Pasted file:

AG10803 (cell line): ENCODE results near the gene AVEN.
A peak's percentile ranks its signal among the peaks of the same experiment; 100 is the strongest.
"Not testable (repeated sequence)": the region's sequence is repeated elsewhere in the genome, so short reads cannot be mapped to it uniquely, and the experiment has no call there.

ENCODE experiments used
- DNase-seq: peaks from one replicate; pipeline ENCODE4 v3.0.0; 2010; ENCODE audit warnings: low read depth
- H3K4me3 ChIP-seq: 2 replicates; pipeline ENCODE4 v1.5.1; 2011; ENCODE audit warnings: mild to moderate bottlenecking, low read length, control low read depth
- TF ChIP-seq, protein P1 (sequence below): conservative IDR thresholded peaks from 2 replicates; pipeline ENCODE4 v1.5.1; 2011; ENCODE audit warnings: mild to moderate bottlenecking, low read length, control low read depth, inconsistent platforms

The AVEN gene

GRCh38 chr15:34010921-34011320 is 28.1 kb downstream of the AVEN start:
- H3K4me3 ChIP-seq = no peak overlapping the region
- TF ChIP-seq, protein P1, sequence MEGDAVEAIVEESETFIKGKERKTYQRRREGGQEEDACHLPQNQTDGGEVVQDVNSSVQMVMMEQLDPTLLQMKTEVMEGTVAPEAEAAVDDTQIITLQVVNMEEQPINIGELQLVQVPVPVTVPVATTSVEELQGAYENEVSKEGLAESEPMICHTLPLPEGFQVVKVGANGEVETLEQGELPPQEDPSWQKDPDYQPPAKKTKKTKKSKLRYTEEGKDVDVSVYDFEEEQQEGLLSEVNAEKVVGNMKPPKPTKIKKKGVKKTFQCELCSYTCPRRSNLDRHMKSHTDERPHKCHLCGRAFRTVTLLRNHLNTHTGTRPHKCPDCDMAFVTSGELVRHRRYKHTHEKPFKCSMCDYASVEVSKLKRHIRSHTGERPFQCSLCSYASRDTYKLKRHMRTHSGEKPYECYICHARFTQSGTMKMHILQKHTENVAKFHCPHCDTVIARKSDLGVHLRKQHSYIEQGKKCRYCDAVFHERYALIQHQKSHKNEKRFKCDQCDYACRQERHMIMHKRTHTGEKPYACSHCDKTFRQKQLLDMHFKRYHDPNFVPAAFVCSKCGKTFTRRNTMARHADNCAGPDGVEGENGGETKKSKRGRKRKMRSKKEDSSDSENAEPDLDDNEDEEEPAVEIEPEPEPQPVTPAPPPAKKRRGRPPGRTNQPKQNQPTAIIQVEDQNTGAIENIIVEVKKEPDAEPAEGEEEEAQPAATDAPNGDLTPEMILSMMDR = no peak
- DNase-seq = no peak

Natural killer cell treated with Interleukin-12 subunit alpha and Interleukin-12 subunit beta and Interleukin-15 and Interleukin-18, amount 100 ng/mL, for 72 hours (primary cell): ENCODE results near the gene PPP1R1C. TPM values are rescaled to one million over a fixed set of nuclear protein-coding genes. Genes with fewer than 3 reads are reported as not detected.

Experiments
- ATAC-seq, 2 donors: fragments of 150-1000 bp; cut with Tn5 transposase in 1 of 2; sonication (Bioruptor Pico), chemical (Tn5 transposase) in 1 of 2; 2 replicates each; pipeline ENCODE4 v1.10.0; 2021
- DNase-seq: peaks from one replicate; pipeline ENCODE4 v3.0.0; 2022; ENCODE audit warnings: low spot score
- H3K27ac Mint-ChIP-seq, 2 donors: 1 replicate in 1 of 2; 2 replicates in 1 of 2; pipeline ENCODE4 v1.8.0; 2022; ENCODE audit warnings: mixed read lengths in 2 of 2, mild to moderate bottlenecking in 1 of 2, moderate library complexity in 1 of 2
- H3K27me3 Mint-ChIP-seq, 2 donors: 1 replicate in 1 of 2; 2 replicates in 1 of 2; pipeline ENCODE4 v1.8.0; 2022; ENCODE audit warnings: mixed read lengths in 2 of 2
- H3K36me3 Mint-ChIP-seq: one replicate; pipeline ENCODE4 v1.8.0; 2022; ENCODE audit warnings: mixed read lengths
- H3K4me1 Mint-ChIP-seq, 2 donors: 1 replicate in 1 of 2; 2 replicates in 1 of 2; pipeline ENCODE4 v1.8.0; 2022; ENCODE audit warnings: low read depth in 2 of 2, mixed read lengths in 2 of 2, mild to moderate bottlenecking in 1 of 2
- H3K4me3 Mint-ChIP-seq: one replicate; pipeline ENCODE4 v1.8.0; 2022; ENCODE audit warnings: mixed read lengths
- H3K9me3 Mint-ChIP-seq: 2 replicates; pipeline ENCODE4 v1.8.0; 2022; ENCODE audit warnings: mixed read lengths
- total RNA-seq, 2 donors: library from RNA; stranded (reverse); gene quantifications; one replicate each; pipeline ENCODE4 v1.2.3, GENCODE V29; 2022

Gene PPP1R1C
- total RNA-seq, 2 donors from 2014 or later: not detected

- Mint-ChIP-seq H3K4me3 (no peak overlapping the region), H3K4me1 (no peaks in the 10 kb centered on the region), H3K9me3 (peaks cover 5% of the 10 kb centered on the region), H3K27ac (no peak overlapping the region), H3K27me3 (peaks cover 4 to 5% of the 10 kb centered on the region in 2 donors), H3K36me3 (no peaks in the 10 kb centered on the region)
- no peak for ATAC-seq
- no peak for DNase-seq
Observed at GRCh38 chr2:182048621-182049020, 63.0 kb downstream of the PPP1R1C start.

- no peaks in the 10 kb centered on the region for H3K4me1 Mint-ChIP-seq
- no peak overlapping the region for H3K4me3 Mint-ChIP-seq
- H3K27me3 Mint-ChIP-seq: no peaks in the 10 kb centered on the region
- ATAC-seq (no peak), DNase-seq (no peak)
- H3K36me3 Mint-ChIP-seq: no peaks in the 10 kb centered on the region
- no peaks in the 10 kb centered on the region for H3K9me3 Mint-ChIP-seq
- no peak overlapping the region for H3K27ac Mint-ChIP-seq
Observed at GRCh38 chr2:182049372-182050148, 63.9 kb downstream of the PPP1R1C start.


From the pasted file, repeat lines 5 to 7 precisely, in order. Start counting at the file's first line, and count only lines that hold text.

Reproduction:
- DNase-seq: peaks from one replicate; pipeline ENCODE4 v3.0.0; 2010; ENCODE audit warnings: low read depth
- H3K4me3 ChIP-seq: 2 replicates; pipeline ENCODE4 v1.5.1; 2011; ENCODE audit warnings: mild to moderate bottlenecking, low read length, control low read depth
- TF ChIP-seq, protein P1 (sequence below): conservative IDR thresholded peaks from 2 replicates; pipeline ENCODE4 v1.5.1; 2011; ENCODE audit warnings: mild to moderate bottlenecking, low read length, control low read depth, inconsistent platforms